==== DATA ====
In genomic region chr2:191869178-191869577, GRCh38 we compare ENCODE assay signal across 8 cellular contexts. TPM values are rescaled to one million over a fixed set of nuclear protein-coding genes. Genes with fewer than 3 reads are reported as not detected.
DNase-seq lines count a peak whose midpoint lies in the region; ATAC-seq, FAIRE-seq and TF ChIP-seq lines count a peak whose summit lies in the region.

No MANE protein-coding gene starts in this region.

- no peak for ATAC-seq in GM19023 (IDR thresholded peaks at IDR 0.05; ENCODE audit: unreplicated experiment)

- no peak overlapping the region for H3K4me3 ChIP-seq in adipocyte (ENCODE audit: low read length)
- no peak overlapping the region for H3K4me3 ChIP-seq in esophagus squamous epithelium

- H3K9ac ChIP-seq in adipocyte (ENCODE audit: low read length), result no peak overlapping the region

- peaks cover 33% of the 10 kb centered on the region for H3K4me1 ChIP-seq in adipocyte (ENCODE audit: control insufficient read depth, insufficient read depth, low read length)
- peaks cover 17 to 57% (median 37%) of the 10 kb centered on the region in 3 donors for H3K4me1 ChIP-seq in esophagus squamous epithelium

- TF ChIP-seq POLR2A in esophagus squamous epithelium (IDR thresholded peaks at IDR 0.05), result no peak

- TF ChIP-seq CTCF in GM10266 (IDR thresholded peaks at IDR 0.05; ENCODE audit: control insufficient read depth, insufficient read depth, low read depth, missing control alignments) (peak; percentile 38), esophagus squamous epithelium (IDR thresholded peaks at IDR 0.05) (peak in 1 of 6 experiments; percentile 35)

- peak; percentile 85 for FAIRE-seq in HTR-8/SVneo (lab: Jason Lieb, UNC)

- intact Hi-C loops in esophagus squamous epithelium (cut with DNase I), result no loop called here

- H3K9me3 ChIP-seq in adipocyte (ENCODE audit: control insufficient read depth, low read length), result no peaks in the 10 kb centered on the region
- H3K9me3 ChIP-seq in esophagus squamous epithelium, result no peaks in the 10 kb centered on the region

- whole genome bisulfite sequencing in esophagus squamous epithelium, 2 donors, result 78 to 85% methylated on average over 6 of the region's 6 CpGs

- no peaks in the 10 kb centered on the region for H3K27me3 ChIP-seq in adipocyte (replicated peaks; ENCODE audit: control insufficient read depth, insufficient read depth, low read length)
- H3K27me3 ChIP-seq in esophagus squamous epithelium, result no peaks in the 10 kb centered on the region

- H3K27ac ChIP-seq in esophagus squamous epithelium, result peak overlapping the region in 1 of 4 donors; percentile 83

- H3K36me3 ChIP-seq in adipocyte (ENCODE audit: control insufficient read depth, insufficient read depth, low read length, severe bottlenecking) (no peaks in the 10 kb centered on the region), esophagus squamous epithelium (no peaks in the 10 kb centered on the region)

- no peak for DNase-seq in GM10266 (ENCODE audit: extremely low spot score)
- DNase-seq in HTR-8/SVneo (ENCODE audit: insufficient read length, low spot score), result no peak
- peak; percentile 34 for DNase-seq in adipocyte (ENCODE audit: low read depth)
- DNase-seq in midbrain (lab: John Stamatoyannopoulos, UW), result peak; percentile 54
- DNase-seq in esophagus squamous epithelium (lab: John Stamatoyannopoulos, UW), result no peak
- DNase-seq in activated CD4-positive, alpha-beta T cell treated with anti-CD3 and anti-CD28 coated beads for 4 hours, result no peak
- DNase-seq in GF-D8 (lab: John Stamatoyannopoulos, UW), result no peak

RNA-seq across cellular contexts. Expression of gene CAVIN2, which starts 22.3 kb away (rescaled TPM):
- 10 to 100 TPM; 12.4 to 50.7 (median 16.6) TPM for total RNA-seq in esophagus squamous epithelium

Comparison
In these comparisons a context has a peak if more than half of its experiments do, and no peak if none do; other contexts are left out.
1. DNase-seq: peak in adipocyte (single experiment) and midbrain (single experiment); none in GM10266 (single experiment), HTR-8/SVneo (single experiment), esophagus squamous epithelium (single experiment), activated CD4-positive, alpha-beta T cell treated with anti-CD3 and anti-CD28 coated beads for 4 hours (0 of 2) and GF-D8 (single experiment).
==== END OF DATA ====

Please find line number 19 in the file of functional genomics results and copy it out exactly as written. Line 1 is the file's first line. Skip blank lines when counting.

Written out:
- H3K27ac ChIP-seq in esophagus squamous epithelium, result peak overlapping the region in 1 of 4 donors; percentile 83